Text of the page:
It might not be the best experience in the last two years of high school, but we are young, so it is good to try out a lot of things, especially IB if your school has the privilege to offer it. Good luck.

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For science, you can take Bio, Chem, Environmental Systems & Societies, or Computer Science, and I think there's one more you can choose from that IB offers....

Computer Sciences is NOT a Group 4 - or Experimental Science - subject. It is a Group 5 subject, to be taken at the same time as Maths (usually HL). So if you take Comp Sci, you either take it as your Group 6 option or as a certificate! the subject you're thinking of is Design Technology.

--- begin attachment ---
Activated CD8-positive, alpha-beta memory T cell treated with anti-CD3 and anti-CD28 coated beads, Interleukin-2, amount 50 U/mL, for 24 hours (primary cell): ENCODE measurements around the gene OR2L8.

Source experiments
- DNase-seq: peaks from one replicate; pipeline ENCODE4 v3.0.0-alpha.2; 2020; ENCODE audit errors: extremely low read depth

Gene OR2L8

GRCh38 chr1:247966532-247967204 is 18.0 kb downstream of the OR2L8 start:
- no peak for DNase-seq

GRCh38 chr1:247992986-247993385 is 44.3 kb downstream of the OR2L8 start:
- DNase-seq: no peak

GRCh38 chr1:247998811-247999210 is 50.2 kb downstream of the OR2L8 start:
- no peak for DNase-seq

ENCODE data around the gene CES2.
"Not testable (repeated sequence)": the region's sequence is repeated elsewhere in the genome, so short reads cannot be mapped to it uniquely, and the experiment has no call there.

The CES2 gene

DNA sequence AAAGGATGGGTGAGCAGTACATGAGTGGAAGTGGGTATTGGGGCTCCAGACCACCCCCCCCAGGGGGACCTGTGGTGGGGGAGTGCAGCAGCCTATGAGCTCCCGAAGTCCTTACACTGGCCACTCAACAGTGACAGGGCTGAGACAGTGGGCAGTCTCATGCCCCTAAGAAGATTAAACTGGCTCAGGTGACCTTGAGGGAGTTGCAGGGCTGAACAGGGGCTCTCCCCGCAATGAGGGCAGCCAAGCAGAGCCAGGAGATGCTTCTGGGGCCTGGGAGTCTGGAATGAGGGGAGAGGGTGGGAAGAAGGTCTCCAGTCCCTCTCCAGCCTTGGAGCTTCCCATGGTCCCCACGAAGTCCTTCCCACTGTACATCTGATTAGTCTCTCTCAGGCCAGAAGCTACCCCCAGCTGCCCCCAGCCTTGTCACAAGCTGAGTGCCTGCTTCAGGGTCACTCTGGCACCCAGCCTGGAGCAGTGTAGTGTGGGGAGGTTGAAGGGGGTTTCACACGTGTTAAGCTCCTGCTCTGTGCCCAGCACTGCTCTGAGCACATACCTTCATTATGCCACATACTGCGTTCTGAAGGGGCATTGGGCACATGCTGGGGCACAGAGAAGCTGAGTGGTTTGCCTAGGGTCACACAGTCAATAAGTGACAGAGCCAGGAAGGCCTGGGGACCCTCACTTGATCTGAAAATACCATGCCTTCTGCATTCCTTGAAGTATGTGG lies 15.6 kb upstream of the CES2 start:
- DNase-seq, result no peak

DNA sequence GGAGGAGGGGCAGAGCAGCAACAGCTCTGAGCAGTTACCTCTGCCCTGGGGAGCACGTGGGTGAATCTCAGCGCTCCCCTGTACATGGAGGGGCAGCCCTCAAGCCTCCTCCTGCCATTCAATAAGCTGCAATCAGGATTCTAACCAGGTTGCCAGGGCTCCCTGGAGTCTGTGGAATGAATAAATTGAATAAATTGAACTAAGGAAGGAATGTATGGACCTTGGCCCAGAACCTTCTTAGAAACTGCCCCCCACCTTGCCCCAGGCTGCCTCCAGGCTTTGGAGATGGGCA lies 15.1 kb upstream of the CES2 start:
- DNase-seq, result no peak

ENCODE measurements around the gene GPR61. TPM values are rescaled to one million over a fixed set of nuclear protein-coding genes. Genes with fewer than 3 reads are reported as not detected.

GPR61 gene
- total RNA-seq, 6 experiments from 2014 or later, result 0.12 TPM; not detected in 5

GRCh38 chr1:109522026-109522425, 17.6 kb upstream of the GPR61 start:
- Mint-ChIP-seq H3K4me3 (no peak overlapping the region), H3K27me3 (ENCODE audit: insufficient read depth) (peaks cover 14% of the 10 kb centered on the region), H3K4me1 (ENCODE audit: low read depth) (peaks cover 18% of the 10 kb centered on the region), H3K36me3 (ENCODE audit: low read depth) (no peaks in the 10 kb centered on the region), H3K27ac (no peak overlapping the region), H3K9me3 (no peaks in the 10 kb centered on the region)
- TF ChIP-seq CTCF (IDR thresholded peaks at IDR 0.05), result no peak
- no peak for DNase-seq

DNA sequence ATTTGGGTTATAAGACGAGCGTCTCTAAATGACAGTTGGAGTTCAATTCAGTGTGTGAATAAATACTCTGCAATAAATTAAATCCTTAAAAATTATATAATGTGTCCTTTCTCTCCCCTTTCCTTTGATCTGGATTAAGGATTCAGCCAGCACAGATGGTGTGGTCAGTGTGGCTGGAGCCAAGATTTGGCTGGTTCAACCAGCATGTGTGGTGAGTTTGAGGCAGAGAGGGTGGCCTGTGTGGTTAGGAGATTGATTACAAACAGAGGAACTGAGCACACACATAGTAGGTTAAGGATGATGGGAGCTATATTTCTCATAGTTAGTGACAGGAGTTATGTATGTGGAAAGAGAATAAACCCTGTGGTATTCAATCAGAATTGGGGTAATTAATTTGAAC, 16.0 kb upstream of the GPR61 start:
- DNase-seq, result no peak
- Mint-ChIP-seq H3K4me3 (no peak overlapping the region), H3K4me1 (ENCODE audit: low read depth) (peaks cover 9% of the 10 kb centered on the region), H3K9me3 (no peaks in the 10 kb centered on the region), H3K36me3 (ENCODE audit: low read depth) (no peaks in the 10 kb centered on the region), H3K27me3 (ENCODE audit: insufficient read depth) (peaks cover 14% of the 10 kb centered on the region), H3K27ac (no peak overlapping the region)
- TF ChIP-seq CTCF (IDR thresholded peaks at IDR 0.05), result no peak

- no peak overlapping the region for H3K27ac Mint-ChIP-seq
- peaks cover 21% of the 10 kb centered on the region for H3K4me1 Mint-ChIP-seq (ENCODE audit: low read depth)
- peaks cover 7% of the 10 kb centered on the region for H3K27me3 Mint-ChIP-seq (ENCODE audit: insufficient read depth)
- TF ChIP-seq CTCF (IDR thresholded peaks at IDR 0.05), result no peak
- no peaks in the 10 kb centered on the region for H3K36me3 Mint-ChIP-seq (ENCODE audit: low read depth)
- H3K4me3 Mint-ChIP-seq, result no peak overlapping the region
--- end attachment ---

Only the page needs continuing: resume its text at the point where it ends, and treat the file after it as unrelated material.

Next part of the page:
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Thanks for all the answers and advice! Things are so much clearer.

I'm not going to argue that learning another language can be a useful skill, a unique approach to learning, and a plus to colleges/jobs. But I don't think it's that huge a necessity unless your in a career where it could be useful. I mean, it's always useful to know another language. But there are many skills that are just as useful. I just feel there are better things I could learn instead of a different language. But I am going to find out if I can learn Hebrew because it's the only language that really interests me. (Even ASL is pretty interesting.) Anyway, I already know another language pretty well. But I guess there's just no way around the language requirement so it should be fine.